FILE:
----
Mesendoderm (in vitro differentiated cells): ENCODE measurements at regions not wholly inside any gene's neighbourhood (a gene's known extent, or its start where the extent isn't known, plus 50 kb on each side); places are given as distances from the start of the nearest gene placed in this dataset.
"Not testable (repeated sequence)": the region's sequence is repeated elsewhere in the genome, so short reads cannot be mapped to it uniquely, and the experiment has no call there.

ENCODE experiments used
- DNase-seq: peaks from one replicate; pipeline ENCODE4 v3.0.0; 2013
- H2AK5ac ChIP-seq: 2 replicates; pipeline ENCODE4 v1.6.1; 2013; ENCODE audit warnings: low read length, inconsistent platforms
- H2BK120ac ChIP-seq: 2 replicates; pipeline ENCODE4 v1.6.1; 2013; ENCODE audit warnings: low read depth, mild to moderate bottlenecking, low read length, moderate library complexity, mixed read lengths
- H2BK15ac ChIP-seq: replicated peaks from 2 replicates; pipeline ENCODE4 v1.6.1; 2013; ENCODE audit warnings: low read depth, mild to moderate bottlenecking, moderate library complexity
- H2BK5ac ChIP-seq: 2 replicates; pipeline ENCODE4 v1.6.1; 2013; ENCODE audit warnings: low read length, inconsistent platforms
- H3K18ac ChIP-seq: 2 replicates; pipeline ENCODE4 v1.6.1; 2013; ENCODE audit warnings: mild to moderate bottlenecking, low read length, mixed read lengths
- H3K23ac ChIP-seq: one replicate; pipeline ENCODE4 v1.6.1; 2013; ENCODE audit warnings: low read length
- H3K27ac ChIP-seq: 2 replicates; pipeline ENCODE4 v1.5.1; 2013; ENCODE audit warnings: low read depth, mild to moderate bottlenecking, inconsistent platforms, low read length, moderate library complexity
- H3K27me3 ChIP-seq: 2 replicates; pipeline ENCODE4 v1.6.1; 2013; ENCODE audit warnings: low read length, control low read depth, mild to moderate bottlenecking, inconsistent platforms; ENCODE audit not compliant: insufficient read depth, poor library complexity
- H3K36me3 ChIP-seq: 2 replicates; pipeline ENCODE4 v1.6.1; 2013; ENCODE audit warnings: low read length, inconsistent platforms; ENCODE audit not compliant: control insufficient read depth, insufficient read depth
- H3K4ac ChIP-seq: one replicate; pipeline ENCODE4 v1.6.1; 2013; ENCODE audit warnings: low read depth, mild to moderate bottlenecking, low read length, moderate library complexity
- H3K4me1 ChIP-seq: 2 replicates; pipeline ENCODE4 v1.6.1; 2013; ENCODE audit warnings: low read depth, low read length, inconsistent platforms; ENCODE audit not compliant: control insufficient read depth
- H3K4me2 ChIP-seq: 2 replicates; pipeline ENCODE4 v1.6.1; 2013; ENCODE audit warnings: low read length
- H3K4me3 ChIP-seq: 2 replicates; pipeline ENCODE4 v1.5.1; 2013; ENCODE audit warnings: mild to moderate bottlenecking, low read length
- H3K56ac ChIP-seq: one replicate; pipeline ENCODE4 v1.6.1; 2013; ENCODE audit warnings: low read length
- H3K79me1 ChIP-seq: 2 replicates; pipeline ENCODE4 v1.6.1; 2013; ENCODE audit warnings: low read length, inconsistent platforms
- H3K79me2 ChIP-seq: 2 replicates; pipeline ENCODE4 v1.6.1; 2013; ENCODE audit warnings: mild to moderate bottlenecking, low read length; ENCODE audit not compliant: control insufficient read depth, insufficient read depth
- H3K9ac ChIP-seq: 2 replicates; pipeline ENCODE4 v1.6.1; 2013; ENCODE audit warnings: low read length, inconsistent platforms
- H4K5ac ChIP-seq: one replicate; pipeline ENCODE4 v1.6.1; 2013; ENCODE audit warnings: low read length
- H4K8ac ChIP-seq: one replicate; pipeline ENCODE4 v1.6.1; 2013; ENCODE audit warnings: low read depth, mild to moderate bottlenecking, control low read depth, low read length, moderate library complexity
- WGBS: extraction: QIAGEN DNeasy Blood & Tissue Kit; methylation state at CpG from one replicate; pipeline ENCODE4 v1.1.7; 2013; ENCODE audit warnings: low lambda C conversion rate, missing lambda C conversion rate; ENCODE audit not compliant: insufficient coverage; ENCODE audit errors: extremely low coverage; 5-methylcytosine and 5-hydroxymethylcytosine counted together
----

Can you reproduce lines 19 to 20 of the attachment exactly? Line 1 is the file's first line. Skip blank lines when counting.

- H3K79me1 ChIP-seq: 2 replicates; pipeline ENCODE4 v1.6.1; 2013; ENCODE audit warnings: low read length, inconsistent platforms
- H3K79me2 ChIP-seq: 2 replicates; pipeline ENCODE4 v1.6.1; 2013; ENCODE audit warnings: mild to moderate bottlenecking, low read length; ENCODE audit not compliant: control insufficient read depth, insufficient read depth